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A Bridge to the Doctoral Program Strategy for Increasing Latinos in the Earthquake Engineering Professoriate

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Collection

2012 ASEE Annual Conference & Exposition

Location

San Antonio, Texas

Publication Date

June 10, 2012

Start Date

June 10, 2012

End Date

June 13, 2012

ISSN

2153-5965

Conference Session

Mentoring Graduate Students - Diversity and Assessment

Tagged Divisions

Minorities in Engineering and Graduate Studies

Page Count

9

Page Numbers

25.19.1 - 25.19.9

Permanent URL

https://peer.asee.org/20779

Download Count

56

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Paper Authors

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Miguel Pando P.E. University of North Carolina, Charlotte

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Luis E. Suarez University of Puerto Rico, Mayagüez

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Adrian Rodriguez-Marek Virginia Tech

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Sandra Loree Dika University of North Carolina, Charlotte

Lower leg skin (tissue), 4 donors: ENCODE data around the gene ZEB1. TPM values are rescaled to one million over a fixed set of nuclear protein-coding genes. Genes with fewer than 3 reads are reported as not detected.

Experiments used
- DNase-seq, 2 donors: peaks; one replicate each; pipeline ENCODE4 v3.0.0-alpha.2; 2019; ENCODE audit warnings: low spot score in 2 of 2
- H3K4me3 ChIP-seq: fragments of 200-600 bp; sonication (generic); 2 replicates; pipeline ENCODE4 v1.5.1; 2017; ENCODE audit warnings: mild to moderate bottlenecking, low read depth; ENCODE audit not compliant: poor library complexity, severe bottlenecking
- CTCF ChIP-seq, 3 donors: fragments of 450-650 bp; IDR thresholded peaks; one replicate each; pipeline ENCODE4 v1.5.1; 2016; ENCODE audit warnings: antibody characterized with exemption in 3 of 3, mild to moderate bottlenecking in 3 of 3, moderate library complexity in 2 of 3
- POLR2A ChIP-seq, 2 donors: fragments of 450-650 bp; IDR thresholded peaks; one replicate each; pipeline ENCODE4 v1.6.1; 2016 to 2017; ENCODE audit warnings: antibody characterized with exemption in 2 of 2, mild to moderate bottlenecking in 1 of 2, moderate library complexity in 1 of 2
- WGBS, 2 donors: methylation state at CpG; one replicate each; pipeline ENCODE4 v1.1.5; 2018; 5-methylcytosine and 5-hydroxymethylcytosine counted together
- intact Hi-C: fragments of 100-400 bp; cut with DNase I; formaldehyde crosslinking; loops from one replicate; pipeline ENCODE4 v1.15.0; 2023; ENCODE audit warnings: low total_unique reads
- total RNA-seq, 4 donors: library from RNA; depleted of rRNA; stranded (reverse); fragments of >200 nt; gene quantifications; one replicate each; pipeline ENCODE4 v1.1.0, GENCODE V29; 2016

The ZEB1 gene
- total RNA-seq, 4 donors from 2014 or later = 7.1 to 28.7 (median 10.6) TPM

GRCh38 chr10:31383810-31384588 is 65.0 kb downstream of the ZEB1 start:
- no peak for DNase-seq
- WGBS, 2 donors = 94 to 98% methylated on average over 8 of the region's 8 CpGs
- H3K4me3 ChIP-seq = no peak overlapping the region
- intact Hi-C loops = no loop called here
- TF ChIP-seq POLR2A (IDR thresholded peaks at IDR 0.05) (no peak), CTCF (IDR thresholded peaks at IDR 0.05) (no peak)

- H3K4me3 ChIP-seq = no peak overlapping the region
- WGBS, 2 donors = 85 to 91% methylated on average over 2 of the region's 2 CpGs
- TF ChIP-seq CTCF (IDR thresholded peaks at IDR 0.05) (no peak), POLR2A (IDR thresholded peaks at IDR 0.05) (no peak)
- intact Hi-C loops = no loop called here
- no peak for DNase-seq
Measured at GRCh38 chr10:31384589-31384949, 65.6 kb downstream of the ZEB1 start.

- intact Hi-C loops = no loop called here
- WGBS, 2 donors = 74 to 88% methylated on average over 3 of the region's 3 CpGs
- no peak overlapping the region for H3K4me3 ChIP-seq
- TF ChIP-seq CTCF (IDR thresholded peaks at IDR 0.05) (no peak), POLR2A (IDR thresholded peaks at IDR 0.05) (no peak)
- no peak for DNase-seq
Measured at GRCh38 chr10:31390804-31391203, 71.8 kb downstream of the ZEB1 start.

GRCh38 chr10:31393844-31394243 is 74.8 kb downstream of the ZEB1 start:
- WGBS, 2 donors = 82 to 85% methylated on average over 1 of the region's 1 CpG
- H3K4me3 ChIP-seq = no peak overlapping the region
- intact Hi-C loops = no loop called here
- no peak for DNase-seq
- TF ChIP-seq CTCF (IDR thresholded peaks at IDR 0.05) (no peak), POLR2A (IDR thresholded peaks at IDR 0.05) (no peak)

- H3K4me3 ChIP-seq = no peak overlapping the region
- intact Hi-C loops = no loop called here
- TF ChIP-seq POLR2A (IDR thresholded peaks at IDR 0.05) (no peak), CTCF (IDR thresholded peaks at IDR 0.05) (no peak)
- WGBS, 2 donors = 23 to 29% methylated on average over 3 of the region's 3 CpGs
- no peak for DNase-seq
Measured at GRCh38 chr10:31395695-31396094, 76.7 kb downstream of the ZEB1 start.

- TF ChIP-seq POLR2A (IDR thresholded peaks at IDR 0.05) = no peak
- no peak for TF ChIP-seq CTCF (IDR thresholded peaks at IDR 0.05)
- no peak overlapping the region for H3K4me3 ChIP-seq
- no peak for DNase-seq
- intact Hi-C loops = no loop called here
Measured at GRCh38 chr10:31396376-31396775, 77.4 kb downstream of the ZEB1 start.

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Domniki Asimaki Georgia Institute of Technology

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Domniki Asimaki is an Associate Professor at the School of Civil and Environmental Engineering at GATech. She has a B.S. in civil engineering from the National Technical University of Athens, Greece, and an M.S. and Ph.D. from the Department of Civil and Environmental Engineering at MIT. Prior to joining the CEE faculty at Georgia Tech in 2005, she worked as a postdoc for the European Research Program SAFERR in Paris, France, and for the Institute for Crustal Studies at the University of California, Santa Barbara. Her research focuses on the numerical simulation of soil response to seismic loading, soil-structure interaction, and inverse problems in near-surface geophysics, and is funded by the National Science Foundation (NSF) and the U.S. Geological Survey (USGS). She is the recipient of the 2008 Bill Schutz Junior Faculty Teaching Award for Excellence from Georgia Tech and the 2009 Arthur Casagrande Professional Development Award from the ASCE Geoinstitute.